Palliative Care: Improving Patient Experience and Quality of Life

By R. Bruce Dalglish of Philadelphia, PA

My name is Bruce Dalglish, and I am the CEO of the Philadelphia area-based corporate headquarters of All Caring Hospice and Alliance Hospice. In today’s blog, I would like to discuss the topic of palliative care.

Palliative care serves the most vulnerable population in our country: these are people who deal with the most complex life-threatening health issues. Palliative care is designed to focus on the patient’s specific needs during the most difficult and challenging time in his or her life. As CEO of a network of hospice centers, I regularly meet with palliative care patients and their families. What I’ve learned over the years is how important it is for patients to feel normal and have the opportunity to enjoy the simple things and experiences of life. These experiences are often the key to easing the suffering and prolonging the lives of palliative care patients.

Understanding the human needs of a patient is what differentiates good palliative care from other forms of healthcare. With this idea in mind, we opened our first All Caring and Alliance Hospice Centers. From our headquarters in greater Philadelphia, to our centers in Ohio, Georgia and South Carolina, our devoted staff strives to deliver an improved patient experience and enhanced quality of life to our patients. Connecting with our patients on a personal level and seeing them as humans with unique histories, feelings and needs is central in our approach to patient care.

From the diagnosis to the end of life, good palliative care works in synergy with what is really important to the patient, taking it one day at a time. Studies show that palliative care patients experience less pain, less depression, require fewer hospitalizations and live at least three to six months longer than patients without palliative care.
Sooner or later everyone has to face the journey to the end of their lives, but palliative care is not about dying – it’s about living. We may not be able to change the final outcome, but we do have the ability to decide how we get there.

About the Author

A resident of Philadelphia, Bruce Dalglish has served as the Chairman and CEO of Alliance Hospice and All Caring Hospice since 2005. In this role, Bruce Dalglish oversees the development and strategic direction of both companies. From 2008 – 2013, Bruce Dalglish served on the Public Policy Committee of the National Hospice and Palliative Care Organization (NHPCO).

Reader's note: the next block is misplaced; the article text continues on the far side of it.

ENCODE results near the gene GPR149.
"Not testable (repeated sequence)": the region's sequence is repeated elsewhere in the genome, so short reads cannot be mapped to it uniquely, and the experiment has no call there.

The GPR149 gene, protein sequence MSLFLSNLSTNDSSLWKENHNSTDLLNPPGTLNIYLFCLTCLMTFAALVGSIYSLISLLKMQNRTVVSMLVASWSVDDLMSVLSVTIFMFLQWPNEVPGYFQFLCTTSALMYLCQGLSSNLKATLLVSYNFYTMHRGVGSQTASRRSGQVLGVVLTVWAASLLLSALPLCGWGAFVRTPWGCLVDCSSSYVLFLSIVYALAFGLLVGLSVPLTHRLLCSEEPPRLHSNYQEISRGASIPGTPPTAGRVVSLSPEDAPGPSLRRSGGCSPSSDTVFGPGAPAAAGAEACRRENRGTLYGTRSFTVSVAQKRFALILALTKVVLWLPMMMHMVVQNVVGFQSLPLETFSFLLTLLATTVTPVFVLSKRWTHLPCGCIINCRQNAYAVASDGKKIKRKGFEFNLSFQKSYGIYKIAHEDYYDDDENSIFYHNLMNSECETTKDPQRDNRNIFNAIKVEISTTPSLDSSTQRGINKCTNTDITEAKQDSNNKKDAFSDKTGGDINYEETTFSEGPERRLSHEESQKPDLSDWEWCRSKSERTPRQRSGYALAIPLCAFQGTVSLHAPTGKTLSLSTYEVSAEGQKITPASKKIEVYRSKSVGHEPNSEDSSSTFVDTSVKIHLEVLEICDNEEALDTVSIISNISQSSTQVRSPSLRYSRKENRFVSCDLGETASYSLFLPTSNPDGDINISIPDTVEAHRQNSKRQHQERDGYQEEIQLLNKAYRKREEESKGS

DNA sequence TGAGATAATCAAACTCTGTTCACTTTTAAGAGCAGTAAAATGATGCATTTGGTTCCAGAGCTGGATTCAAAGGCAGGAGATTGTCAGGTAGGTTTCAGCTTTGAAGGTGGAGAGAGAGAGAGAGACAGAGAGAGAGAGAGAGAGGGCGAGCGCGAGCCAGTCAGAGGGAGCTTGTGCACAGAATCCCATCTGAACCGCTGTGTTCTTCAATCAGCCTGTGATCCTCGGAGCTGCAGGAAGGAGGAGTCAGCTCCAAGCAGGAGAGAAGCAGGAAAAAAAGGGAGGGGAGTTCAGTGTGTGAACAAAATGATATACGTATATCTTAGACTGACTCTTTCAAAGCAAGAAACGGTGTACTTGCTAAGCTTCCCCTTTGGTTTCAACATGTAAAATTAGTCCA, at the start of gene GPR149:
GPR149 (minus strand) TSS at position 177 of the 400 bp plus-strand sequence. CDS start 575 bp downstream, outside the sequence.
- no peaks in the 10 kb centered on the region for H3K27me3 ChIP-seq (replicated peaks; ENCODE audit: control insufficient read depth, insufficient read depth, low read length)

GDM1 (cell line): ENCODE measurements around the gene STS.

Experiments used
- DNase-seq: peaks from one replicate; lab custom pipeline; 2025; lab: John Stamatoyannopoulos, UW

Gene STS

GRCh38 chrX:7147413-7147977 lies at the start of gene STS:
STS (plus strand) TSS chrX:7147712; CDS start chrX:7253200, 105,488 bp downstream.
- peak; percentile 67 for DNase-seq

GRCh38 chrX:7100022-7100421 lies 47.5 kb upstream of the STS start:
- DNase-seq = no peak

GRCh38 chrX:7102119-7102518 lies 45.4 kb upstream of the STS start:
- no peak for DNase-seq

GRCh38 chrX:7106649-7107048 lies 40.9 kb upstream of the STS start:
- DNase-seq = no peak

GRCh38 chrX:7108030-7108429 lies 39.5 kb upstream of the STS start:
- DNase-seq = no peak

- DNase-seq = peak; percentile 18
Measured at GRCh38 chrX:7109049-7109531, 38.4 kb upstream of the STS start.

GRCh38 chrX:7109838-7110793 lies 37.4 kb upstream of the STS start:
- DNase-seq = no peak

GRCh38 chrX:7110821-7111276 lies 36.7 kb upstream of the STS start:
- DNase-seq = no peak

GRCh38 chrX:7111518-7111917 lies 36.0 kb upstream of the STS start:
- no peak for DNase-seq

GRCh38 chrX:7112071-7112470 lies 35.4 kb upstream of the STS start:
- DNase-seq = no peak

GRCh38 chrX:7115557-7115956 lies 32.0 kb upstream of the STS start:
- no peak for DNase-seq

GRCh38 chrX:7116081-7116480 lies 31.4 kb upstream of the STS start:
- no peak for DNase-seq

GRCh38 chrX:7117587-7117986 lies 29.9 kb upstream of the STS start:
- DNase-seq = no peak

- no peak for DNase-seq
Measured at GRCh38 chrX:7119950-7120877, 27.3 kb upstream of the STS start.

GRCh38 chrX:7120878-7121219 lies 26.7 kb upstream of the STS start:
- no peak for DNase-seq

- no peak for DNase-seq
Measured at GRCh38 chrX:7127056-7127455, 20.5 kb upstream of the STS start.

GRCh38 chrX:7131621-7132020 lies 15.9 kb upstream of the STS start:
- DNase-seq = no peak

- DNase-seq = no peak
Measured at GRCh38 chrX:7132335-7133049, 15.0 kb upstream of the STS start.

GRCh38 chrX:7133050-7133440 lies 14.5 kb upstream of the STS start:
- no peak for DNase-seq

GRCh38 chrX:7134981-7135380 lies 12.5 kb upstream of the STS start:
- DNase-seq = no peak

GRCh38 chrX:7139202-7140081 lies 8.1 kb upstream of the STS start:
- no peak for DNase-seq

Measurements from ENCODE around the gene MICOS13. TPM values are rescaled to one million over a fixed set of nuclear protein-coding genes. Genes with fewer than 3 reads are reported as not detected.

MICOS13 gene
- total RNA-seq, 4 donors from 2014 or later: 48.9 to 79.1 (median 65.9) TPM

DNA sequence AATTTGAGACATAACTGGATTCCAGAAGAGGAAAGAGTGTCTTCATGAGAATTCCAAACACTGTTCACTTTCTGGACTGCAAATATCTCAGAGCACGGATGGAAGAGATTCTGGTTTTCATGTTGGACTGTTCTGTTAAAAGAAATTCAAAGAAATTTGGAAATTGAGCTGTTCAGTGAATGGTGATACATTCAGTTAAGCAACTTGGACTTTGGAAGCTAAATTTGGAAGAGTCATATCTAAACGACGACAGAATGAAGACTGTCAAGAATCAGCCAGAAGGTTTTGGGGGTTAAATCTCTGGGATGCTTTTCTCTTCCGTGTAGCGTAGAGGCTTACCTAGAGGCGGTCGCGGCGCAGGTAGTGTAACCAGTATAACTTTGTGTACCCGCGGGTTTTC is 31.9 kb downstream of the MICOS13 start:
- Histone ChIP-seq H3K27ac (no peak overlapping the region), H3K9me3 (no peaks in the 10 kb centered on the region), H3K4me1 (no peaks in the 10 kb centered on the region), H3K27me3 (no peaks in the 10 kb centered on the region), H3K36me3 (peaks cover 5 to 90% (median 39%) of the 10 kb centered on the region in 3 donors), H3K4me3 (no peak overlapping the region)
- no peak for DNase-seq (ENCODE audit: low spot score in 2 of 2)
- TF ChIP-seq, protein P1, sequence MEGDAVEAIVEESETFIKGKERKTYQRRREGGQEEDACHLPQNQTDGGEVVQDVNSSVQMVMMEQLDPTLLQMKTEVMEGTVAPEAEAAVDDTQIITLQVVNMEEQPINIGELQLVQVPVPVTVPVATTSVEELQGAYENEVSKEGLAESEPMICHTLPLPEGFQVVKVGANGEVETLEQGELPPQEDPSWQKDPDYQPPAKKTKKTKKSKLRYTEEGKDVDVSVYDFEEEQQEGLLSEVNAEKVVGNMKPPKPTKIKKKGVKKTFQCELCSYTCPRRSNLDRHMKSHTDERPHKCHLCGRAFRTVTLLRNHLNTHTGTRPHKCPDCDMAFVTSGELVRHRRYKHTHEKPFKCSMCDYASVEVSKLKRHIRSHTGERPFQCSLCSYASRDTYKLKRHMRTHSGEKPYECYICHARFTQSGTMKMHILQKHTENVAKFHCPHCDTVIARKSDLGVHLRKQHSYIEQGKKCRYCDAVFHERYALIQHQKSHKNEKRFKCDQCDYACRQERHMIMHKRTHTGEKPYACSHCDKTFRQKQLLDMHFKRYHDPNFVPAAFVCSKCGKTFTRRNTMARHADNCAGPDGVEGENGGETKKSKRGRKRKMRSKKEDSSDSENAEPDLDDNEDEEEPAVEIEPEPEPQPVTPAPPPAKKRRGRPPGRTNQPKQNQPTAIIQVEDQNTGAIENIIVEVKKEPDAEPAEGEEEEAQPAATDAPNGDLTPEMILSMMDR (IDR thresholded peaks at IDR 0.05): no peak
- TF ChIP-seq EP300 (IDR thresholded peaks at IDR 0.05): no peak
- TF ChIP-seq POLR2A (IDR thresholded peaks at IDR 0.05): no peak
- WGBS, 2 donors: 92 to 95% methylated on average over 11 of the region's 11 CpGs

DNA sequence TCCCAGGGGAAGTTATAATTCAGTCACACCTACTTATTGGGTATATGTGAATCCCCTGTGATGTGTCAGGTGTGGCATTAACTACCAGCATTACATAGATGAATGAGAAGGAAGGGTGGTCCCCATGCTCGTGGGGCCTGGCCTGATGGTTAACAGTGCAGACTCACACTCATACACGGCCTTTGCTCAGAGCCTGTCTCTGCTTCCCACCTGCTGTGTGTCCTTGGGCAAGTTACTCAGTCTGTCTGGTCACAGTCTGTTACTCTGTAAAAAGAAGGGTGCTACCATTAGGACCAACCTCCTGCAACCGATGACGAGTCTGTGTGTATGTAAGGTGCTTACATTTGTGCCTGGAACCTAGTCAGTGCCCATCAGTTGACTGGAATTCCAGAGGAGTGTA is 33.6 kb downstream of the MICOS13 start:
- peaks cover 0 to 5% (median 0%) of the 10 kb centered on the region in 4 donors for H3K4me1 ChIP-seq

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Disclaimer: Blogs by R. Bruce Dalglish provide educational information, not medical advice. Please consult with your medical providers when making end-of-life care decisions.

What You Need to Know about Hospice Care

By R. Bruce Dalglish of Philadelphia, PA

Updated June 25, 2018

Generally, hospice care is reserved for people who have been diagnosed with a terminal illness and have six or less months to live. At this point, patients stop undergoing aggressive therapies, and their health care shifts toward the focus on the quality of life and comfort.

Patients can receive Hospice care at home, at an assisted-living facility or a specialized hospice care center. Rather than administering curative treatment, hospice care is centered on managing pain, controlling symptoms, providing emotional support and assuring a comfortable way of life during a person’s last days. Doctors and nurses are available to hospice care patients 24 hours a day, seven days a week, and special grief and bereavement counseling is provided to the patients’ families.

The decision on whether to move a loved one into hospice care can be difficult and is often determined by a number of emotional, financial and practical factors. Although you need a doctor’s written approval to qualify for hospice care, it is recommended that families do their research in advance. Since different hospices may function a bit differently, it may be worth to visit several local centers and find a provider that feels right for your family.

Since 2005, Alliance Hospice and All Caring Hospice have been leading providers of comprehensive competent hospice care in the United States. With corporate headquarters in the Philadelphia suburb of Ambler, PA., All Caring Hospice and Alliance Hospice have conveniently located hospice centers in South Carolina, Georgia and Ohio. Both providers accept most private insurance and are licensed by Medicare and Medicaid.

To learn more about Alliance Hospice, visit: http://alliancehospice.com

To learn more about All Caring Hospice, go to: http://allcaringhospice.com

About the Author

A resident of Philadelphia, Bruce Dalglish has served as the Chairman and CEO of Alliance Hospice and All Caring Hospice since 2005. In this role, Bruce Dalglish oversees the development and strategic direction of both companies. From 2008 – 2013, Bruce Dalglish served on the Public Policy Committee of the National Hospice and Palliative Care Organization (NHPCO).

Follow R. Bruce Dalglish on TwitterFacebookLinkeIn and Google+.

Disclaimer: Blogs by R. Bruce Dalglish provide educational information, not medical advice. Please consult with your medical providers when making end-of-life care decisions.